Tom Dumoulin won the time trial stage and took over the Vuelta a España on Wednesday in Burgos. and now leads by a slim three seconds over Fabio Aru, which he said is “nothing” with four days to race to the finish in Madrid.
Giant-Alpecin’s captain won the 38.7-kilometre stage with 1-53 minutes on team Astana’s Aru.
He also put 3-06 into the day’s race leader, Joaquím Rodríguez (Katusha). Ahead of three mountain days, though none finishing uphill, he leads Aru by three seconds and Rodríguez by 1-15.
“For the spectators, it will be quite spectacular,” Dumoulin said.
“I’ll have some difficult days ahead, they are all going to try to get me out of this jersey. We have to be ready, and we are, but first we have to celebrate this win.”
Watch: The Vuelta a España essential guide
The stage win in Burgos was Dumoulin’s second in what has been a breakthrough race for him. He also won the Cumbre del Sol uphill stage nine against Sky’s Chris Froome.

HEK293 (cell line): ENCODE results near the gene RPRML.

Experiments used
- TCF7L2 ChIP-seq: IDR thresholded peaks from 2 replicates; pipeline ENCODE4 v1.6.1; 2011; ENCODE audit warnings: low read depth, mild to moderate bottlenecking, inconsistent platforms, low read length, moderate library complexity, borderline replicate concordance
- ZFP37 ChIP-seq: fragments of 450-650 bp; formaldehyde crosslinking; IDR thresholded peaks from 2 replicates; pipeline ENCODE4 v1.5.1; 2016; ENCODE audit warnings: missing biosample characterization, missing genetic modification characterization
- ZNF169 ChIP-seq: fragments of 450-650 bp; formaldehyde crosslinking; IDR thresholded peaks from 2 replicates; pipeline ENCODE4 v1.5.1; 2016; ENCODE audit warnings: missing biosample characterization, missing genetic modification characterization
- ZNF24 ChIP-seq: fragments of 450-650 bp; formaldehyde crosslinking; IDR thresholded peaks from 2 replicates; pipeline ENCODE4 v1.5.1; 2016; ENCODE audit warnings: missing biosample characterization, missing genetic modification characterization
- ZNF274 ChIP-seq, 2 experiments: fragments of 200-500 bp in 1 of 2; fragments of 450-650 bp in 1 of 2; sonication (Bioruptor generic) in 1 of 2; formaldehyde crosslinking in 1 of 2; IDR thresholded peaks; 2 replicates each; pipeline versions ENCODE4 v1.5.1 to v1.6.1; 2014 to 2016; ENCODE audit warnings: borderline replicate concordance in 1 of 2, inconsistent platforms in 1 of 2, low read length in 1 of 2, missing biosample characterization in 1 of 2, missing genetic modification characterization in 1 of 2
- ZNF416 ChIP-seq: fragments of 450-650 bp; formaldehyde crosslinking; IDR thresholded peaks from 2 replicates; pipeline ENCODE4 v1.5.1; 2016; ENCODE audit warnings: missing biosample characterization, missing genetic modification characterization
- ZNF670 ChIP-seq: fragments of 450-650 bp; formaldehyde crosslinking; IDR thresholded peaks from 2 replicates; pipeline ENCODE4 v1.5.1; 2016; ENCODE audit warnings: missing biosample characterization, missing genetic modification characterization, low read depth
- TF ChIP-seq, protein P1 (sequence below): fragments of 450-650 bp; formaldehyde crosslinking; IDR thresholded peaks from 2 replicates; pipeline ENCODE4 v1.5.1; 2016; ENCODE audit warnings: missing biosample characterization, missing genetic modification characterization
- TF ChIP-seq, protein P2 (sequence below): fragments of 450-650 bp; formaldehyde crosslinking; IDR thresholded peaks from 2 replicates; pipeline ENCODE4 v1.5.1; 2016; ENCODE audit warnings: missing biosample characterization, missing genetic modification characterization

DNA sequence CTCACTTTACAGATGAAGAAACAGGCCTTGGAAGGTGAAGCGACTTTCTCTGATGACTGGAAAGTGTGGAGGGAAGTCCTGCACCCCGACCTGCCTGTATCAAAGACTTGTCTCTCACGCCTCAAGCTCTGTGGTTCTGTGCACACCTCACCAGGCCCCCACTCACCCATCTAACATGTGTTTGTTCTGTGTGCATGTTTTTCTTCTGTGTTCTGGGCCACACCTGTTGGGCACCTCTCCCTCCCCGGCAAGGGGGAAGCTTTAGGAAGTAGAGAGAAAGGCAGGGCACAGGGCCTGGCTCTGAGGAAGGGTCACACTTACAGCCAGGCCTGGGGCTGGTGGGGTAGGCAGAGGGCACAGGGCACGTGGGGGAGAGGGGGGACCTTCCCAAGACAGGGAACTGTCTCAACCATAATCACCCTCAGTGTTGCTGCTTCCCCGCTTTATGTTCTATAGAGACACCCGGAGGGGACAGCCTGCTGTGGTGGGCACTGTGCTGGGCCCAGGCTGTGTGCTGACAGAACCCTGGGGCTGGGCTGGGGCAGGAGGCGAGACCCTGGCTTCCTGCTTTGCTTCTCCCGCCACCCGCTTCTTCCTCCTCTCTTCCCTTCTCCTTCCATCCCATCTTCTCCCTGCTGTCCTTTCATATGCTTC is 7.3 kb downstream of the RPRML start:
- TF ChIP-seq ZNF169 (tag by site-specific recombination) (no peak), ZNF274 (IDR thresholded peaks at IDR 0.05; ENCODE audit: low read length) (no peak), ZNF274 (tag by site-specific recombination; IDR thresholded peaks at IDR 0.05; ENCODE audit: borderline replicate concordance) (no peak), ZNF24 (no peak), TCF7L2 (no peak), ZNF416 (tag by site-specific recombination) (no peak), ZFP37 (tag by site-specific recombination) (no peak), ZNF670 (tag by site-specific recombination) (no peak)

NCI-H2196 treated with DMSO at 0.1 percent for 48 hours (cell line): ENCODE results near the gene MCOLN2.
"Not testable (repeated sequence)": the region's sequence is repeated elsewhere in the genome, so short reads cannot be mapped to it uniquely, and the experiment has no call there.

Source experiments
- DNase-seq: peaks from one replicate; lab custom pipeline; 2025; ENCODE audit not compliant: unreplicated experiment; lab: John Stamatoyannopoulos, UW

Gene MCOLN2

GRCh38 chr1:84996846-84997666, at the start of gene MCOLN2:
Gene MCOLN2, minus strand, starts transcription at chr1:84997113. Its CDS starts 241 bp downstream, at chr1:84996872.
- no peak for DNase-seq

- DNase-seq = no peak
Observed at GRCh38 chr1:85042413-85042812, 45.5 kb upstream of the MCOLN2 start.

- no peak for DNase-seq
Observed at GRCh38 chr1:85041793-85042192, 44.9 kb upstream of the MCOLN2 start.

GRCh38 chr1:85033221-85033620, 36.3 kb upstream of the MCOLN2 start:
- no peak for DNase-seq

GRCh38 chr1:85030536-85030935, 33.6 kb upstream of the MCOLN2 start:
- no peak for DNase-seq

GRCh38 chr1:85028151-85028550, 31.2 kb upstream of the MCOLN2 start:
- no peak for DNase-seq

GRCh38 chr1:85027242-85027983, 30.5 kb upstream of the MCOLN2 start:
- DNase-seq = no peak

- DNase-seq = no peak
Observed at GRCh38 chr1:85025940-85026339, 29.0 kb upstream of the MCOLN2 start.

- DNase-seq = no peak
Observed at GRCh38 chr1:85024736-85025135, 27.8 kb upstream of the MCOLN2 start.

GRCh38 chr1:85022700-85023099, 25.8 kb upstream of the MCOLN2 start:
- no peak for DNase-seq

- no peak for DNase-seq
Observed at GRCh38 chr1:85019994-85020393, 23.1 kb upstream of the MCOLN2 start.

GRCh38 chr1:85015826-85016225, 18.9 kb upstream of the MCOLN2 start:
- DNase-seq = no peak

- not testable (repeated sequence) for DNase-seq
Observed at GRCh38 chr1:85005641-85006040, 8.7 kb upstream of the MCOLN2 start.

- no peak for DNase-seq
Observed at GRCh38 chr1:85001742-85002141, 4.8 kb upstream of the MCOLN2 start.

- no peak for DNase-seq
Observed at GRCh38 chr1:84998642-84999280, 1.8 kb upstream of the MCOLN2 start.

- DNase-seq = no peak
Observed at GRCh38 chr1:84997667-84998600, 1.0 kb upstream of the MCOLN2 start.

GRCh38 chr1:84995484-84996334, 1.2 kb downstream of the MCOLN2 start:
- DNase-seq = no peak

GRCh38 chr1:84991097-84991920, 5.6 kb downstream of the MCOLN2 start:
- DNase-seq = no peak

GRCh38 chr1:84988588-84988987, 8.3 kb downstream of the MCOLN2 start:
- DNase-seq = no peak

The Dutchman has climbed better than he ever has in a Grand Tour, but the others, Astana first in line, will want to attack and drop him. Tomorrow, the stage climbs up to 1,740 metres before descending to the finish in Riaza and Saturday, one day before the finish in Madrid, it reaches 1,825 metres before going down to finish in Cercedilla.
“Other riders will want their podium spots, I would imagine that Rafa Majka [fourth at 2-22] will attack to get on the podium, and ‘Purito’ [Rodríguez] won’t be happy with that.
“I have to have my eye on Aru, three seconds is nothing in the overall. I have to be attentive, for sure.”
The 24-year-old and his Giant team did not start with plans to win the overall. Before the race, Dumoulin was mainly known as a time trial specialist.
Their main goal was to support John Degenkolb for stage wins, and help Dumoulin recover from his Tour de France crash for the Burgos time trial and the Worlds, where he placed third behind Bradley Wiggins in the time trial last year.
As a result, Giant did not bring a team to support a potential Vuelta winner. Each day, the team does its best, but after American Lawson Craddock drops off, Dumoulin is alone.
He has been able to stay with the favourites or to manage his losses well so far. He could take a boost from the previous 17 stages and the red jersey, at least enough to hang on until Madrid.
“The Vuelta is definitely is not over,” he said. “Now, it’s getting serious. Now I’m really a contender for the win.”